much mulch

After nearly fifteen years as Californian transplant to New England, I still find myself caught off guard when the seasons change. In September, I forget that bare toes are no longer practical. In May, I have boots, coats, and gloves languishing near the door waiting for their yearly rest. The first snow fall and the first blooms in the yard–the in-your-face neon pink ones–startle me into reality.

As I have been reminded, it is spring. It’s the time to smell the flowers while heavily medicated for seasonal allergies. And it’s time for enthusiastic yard work. Yes like good homeowners, we bought and hauled twenty bags of mulch.

This mulching business is relatively new to me. I grew up in the California chaparral where plants had to be cultivated. If you didn’t work to get a plant to grow, you’d end up with a lot of dirt. Not so around these parts. If you leave the dirt alone, you’ll find a five foot tall tree and knee-high growth all around. Mulch is the secret to keeping this restless growth at bay. The other fact that I learned was that mulching is most effective if you get rid of the growth first. The yard looks so tidy when you throw down that mysterious colored bark mixture. If we neglected to prepare the soil, we’d have a jungle in a matter of weeks.

So this week, I found myself with this horror story collection of tools and a dead shrub. How hard could removing the dead wood be? Landscapers do this all the time. This is routine yard work. Sure. I started with my bare hands. The branches are dried and rotted, no problem. Until it was a problem and the hedge clippers came out. I lopped off branches. Then the thicker stems resisted the clippers. Oh yeah, we have a saw in the garage. More wood was hacked away. But the biggest ones still remained. So I sawed notches and brought out the sledge hammer. Finally it was “just” the stump. The dead yet resistant stump needed attacking on two fronts: above and below ground. And the shovel joined the gang.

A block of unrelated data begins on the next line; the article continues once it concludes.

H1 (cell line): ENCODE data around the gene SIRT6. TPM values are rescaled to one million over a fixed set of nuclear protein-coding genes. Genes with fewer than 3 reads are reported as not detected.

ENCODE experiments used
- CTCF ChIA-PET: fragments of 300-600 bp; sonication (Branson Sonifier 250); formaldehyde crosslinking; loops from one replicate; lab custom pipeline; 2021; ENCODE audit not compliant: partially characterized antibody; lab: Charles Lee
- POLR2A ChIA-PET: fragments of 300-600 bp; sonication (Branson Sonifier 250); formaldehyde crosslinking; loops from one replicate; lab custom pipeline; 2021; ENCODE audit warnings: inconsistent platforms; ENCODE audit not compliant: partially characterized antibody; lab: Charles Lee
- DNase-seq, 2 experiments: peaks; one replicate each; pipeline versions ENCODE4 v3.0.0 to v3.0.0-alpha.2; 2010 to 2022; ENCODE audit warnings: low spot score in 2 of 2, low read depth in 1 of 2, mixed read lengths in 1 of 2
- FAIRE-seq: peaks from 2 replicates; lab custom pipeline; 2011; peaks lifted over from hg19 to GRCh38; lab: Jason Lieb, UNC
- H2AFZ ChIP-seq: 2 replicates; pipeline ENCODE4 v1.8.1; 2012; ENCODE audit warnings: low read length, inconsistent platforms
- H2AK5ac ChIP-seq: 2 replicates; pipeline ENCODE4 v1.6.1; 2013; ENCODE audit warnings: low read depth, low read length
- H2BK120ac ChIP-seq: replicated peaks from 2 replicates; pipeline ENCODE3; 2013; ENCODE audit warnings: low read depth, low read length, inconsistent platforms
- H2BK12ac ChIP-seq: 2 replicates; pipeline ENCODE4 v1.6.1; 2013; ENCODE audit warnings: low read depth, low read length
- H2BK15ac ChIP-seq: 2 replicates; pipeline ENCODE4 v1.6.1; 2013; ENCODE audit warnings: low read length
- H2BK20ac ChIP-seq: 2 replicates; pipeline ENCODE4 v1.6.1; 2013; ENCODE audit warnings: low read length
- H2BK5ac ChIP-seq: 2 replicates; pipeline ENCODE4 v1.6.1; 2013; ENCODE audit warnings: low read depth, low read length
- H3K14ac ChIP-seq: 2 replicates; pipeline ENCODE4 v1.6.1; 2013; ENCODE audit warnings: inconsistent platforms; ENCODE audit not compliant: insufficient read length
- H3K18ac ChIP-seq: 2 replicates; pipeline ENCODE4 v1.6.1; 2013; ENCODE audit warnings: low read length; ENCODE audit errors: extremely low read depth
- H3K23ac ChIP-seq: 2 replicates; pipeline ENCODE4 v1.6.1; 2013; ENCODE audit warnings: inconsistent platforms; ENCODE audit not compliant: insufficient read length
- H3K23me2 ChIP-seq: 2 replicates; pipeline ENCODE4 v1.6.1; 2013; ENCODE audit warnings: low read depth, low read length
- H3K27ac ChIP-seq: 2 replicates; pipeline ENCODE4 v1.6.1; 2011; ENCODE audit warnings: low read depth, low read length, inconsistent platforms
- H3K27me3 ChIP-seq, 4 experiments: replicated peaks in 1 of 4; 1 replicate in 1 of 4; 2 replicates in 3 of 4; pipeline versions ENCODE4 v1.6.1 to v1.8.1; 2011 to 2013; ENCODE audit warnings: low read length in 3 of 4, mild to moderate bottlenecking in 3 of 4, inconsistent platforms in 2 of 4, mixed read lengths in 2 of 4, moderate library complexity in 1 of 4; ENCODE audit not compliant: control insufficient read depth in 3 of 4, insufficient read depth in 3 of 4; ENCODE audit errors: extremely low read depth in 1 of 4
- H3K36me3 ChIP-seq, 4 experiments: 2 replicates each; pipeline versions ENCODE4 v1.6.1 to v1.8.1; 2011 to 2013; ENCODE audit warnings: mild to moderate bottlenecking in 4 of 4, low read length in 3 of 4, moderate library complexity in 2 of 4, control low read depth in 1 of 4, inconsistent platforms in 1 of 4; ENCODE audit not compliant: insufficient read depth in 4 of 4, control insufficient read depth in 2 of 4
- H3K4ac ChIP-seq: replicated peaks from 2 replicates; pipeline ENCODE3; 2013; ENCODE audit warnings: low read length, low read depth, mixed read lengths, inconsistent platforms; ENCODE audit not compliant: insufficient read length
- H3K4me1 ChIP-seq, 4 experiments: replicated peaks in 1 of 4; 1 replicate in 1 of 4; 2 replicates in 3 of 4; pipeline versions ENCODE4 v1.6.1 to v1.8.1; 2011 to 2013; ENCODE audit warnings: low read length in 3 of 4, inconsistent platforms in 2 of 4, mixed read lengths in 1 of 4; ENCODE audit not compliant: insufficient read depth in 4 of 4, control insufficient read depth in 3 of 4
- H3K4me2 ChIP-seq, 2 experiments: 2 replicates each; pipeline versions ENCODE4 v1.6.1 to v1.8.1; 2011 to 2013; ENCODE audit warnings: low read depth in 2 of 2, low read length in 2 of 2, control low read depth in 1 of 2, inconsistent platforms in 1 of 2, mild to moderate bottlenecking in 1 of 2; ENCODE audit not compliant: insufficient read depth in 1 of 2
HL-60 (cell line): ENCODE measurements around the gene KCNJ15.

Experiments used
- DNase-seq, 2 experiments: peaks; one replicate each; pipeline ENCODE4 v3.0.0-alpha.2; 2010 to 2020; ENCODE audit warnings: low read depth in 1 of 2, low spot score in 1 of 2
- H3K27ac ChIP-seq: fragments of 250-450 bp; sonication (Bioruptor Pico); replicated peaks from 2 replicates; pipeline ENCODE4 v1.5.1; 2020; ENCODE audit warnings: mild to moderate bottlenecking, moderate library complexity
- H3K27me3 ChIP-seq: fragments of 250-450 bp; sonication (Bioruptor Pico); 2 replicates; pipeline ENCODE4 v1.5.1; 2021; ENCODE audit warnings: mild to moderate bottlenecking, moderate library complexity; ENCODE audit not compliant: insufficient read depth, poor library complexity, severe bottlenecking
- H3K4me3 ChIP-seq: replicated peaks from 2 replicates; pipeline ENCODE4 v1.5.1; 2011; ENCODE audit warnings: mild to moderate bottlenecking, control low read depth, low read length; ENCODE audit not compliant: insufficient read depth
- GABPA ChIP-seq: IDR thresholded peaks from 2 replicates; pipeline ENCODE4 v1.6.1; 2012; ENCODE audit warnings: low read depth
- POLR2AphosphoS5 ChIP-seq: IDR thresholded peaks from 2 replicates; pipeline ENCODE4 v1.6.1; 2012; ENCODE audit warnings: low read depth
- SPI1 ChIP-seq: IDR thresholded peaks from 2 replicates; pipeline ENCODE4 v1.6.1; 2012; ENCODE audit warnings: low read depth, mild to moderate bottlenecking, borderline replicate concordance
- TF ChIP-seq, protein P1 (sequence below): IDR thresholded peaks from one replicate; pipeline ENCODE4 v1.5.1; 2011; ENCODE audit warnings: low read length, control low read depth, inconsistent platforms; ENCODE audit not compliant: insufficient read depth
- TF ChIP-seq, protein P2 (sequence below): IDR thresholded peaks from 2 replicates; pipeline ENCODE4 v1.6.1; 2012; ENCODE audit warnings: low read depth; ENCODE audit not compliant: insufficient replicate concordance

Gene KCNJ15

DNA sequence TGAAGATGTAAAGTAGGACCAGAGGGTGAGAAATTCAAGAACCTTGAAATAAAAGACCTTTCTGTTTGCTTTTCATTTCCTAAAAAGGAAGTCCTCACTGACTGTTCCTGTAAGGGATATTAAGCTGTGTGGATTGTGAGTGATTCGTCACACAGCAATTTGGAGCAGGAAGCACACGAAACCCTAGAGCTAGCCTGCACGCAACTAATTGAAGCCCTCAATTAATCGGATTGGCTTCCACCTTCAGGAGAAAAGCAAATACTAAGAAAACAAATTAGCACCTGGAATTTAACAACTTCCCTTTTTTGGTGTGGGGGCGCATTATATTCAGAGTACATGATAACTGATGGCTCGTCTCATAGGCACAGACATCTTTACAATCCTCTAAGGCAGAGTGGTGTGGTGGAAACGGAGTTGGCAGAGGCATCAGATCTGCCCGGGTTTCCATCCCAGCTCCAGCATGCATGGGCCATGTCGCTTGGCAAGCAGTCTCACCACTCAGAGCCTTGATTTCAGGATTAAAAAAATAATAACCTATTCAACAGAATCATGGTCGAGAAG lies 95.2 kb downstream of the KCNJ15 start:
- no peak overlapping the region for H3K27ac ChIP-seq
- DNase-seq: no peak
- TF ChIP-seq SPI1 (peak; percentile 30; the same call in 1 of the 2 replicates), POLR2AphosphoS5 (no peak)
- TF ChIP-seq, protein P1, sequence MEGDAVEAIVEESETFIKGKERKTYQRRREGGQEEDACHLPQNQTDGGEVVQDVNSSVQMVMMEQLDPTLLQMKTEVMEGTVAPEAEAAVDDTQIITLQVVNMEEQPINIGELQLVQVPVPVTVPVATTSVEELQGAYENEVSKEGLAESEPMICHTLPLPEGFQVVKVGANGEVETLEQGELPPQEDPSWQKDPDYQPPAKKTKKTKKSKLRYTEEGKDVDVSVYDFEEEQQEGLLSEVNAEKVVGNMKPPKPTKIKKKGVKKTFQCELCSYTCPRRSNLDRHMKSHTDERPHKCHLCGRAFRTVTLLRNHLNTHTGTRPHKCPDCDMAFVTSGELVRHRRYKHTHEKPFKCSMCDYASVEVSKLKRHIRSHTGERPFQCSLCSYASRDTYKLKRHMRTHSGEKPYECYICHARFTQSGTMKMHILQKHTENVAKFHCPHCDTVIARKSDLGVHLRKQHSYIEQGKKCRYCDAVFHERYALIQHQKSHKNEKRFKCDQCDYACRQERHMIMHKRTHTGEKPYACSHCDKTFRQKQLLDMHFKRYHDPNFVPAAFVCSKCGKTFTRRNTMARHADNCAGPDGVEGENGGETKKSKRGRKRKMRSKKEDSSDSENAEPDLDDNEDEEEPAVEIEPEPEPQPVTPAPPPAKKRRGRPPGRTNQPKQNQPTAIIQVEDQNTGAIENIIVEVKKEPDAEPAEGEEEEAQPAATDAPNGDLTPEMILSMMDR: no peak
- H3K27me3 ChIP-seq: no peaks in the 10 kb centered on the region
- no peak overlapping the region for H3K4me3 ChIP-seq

Piece by piece the yard waste barrel filled up. The immovable wood came away not with one great tug but by methodical weakening: branch by branch, root by root. There’s an analogy in there about small accomplishments leading to widespread change.

Looking at my yard today, I’m quite satisfied. My stubborn will persisted against many decades of branches and roots. But really, all there is to show is an absence and a thick layer of mulch.

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this time with margins

You’d never know it but I think of this space every few weeks. A place to archive events and activities–maybe. A place to process thoughts and memories–more likely.

I’m reluctant to admit that I’m an avid blog reader. Reluctant because being a “fan girl” is the last label I would ever want for myself. In my online wanderings, I’ve noticed a few common reasons for lapses in blog writing. Most commonly, in-person life is busy. Why would you nurture the virtual one if you barely have a handle on the one playing out in front of you? Another situation I’ve noticed is that writers are in the midst of an internal crisis/evaluation. These times are best hashed out where there is less permanence, more freedom to flex and move. Words written out even in a changeable electronic form seems too public, too tangible.